Green Party Conference has its own Brexit moment
There were two significant issues on the agenda at the recent Green Party conference. Aside from the significant debates on climate change policy, and forestry and woodlands. The two areas which stood out in debate for me were electoral alliances and an “holistic review” of the party.
These two issues may seem unrelated, and indeed the cast of people who supported and opposed each one shifted around significantly as the debates progressed. However, what they share, is a complete lack of substance. In supporting each one, the party has in essence backed its own Brexit. We have no idea what it means, where it will be going or what it means for us, no matter what, we are going do it anyway – holistic alliances means holistic alliances.
— Green Party (@TheGreenParty) October 8, 2017
In supporting a continuation of the electoral alliances which had an almost impossible to quantify impact on the recent General Election, conference has supported a policy which may or may not deliver… something. It isn’t clear exactly what it is we want it to deliver. It might be getting rid of the Tories no matter what, but it might be to deliver electoral reform, or it might just be to pat the Labour Party on the back. The overarching purpose of supporting this remains less clear now than it was prior to the conference, but what we do know, is that we definitely, wholeheartedly support it.
The “holistic review” which has been supported by conference offers the same lack of clarity. There was a lot of discussion of the need to act quickly, to push for change and of how long the present structures had been in place. There was, however, very little detail as to what these problems actually are, and how a group of so called “respected members” of the party (as one member pointed out from the floor – are we not all respected members?) is going to deal with them within a year. We leave conference with a sense that we must act fast, but with absolutely no idea on what we must act.
These two proposals share a significant amount of ground with Brexit. The spread of support for Brexit was based on the fact that it was essentially a hollow proposal. There was no clarity in it, and it was easy for voters to project onto it whatever they liked. Dislike the EU as a neoliberal establishment? Vote Brexit. Want to stop immigration? Vote Brexit. Prefer your bananas bendy? Vote Brexit.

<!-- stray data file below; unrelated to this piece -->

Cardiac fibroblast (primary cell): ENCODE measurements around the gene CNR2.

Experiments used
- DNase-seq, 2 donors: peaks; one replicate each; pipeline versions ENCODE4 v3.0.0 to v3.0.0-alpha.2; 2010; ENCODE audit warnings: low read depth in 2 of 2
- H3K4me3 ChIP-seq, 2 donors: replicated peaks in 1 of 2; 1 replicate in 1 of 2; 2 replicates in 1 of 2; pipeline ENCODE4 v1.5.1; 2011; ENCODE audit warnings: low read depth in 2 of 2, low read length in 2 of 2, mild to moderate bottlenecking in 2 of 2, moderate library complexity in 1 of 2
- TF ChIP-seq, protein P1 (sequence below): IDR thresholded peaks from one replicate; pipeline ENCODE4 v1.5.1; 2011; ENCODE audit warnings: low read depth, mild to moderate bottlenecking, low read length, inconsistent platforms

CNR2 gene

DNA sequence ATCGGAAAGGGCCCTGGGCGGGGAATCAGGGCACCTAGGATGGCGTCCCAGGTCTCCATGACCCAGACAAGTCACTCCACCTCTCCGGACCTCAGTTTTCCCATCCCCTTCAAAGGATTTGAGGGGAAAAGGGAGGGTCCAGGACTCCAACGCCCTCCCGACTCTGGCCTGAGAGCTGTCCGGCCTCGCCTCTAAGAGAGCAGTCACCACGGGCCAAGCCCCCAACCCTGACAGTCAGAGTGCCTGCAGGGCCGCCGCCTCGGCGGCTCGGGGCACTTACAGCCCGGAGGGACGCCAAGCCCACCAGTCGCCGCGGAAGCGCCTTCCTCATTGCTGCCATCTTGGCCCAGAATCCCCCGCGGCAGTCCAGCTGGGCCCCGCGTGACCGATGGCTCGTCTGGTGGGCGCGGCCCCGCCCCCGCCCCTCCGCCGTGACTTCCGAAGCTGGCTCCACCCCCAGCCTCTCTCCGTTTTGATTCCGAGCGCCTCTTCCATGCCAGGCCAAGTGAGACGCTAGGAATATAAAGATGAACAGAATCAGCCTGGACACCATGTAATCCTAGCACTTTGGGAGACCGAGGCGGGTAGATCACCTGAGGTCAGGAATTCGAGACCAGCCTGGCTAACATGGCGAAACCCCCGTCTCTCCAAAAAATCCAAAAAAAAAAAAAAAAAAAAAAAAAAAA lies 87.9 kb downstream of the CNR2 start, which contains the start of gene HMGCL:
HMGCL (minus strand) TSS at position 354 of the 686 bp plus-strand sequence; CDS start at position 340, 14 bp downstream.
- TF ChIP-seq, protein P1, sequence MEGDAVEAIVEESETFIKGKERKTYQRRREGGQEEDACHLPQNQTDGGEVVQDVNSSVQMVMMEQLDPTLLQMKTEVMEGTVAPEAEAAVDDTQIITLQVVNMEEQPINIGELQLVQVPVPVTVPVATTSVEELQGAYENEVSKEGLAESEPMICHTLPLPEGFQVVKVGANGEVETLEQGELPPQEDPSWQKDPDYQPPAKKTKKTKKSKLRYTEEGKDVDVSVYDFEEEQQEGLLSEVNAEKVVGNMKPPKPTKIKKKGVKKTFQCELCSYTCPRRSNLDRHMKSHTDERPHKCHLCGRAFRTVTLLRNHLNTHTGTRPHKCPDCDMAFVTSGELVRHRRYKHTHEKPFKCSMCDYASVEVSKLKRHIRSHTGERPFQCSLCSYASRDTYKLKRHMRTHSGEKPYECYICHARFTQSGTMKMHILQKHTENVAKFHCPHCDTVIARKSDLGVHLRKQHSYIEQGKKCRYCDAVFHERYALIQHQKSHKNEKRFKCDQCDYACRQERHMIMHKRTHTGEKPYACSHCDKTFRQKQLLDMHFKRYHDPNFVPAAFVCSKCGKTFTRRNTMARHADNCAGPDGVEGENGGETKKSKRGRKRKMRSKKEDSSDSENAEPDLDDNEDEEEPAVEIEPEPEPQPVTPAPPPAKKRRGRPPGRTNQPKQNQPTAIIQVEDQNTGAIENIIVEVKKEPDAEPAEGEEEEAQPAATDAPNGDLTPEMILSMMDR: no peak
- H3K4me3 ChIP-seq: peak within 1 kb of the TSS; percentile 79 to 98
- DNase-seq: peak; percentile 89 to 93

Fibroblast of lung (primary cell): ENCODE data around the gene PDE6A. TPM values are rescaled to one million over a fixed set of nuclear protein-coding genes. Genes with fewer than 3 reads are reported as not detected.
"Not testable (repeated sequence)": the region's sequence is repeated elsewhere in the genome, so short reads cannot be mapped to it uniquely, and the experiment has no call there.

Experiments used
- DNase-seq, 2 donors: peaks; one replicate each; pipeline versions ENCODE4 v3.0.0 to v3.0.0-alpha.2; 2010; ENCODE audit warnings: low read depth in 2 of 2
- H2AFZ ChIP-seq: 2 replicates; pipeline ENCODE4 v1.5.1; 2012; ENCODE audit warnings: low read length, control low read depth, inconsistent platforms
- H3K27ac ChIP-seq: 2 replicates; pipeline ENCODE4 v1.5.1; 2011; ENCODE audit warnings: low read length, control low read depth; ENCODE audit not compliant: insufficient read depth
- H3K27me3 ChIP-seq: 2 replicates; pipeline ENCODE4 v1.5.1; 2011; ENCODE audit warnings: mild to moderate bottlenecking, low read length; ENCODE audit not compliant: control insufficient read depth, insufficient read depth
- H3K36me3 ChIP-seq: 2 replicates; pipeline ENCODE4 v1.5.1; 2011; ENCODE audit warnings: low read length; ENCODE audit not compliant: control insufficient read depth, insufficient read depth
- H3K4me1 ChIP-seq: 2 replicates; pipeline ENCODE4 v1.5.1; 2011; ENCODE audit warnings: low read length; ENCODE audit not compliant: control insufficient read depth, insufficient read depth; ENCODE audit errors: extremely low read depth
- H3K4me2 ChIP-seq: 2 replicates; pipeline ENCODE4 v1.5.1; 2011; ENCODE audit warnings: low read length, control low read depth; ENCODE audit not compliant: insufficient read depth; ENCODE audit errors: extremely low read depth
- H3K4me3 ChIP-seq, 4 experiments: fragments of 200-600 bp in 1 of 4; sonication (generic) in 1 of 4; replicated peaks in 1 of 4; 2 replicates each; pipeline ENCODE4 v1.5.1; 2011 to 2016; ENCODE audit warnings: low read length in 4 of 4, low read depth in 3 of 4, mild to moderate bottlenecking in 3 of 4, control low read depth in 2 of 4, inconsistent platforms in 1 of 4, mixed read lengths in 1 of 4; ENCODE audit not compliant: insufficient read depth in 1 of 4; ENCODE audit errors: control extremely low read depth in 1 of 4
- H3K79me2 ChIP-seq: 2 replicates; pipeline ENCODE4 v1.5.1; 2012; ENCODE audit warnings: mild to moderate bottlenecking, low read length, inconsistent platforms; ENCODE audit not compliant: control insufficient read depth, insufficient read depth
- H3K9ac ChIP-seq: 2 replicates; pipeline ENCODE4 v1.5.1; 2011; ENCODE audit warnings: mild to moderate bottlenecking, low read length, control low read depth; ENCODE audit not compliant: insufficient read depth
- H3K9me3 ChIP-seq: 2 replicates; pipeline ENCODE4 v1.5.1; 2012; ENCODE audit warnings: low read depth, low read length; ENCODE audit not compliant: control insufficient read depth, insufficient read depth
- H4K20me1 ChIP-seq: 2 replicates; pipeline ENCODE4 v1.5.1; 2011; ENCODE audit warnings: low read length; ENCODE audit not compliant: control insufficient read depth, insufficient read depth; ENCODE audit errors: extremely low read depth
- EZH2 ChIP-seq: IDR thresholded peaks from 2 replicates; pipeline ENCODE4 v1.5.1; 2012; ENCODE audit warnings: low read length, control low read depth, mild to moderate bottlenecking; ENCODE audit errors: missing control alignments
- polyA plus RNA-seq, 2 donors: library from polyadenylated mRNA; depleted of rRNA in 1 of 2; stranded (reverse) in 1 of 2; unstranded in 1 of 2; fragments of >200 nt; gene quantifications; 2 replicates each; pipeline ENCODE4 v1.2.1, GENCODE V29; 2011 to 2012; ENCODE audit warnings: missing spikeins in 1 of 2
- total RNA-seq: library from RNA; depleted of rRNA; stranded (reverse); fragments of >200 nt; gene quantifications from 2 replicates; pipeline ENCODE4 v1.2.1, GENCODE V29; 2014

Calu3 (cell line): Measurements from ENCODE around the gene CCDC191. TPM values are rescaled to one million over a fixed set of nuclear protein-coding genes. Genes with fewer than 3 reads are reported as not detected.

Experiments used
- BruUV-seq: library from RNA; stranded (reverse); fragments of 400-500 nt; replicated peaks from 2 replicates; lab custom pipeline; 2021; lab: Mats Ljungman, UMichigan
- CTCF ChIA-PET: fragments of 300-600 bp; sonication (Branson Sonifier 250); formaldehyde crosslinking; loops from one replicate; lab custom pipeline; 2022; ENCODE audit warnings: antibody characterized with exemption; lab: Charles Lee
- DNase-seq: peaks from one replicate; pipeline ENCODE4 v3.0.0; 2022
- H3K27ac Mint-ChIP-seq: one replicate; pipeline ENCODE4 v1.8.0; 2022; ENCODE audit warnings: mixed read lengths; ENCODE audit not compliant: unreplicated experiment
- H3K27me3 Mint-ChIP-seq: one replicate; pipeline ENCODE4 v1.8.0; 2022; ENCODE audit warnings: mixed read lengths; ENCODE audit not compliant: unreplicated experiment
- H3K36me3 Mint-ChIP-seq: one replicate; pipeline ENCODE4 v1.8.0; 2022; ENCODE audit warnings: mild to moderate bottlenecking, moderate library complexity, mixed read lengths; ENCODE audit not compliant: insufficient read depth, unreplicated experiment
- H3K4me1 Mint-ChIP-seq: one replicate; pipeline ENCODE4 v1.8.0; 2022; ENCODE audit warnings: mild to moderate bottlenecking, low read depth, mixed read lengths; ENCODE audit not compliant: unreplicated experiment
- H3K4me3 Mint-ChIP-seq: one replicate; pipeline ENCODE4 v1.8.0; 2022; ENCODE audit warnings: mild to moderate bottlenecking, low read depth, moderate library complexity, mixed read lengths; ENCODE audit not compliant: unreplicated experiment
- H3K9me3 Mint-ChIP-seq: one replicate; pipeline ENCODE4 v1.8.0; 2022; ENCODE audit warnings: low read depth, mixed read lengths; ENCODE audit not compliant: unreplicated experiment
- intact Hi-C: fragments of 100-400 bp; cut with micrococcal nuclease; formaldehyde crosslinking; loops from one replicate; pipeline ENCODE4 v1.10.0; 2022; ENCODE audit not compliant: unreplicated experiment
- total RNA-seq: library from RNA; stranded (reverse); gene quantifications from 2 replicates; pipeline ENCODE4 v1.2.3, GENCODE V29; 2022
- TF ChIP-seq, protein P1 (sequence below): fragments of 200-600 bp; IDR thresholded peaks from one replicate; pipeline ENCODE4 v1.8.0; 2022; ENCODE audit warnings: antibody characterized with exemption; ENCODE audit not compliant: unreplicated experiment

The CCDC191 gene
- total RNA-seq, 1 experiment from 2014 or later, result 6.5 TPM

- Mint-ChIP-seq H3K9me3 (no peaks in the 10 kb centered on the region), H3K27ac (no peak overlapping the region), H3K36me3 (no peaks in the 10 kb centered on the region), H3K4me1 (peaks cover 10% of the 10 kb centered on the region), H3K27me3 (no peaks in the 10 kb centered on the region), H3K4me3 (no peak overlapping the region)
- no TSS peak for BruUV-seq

— Molly GerlachArthurs (@mollyarthurs) October 9, 2017
The proposal for electoral alliances occupies a similar position – its support relies on a degree of ambiguity – want to get rid of the Tories? Electoral alliances. Want try and work with other parties to get you more councillors? Electoral alliances. Want to get proportional representation? Electoral alliances. As long as you can frame it as a positive, without having to peskily quantify what it will actually do, then it remains a popular proposal. Despite the fact it is entirely unclear what it will actually mean for us as a party, and if it even had a positive impact at the last election, or even could in the future.
The holistic review is similar. It was brought about as a reaction to the Governance Review – which in becoming something clear and concrete, has allowed an opposition to it to coalesce. The Holistic Review gains support because it didn’t stand for anything. It proposes to make the “right” changes, to make things more “streamlined” to be more “credible” and once we have achieved this buzzword bingo of essentially meaningless phrases – we will get more votes, somehow.
In voting for both of these essentially hollow proposals, conference has backed what amounts to empty proposals which promise anything to anyone, everything to everyone and absolutely cannot deliver it all.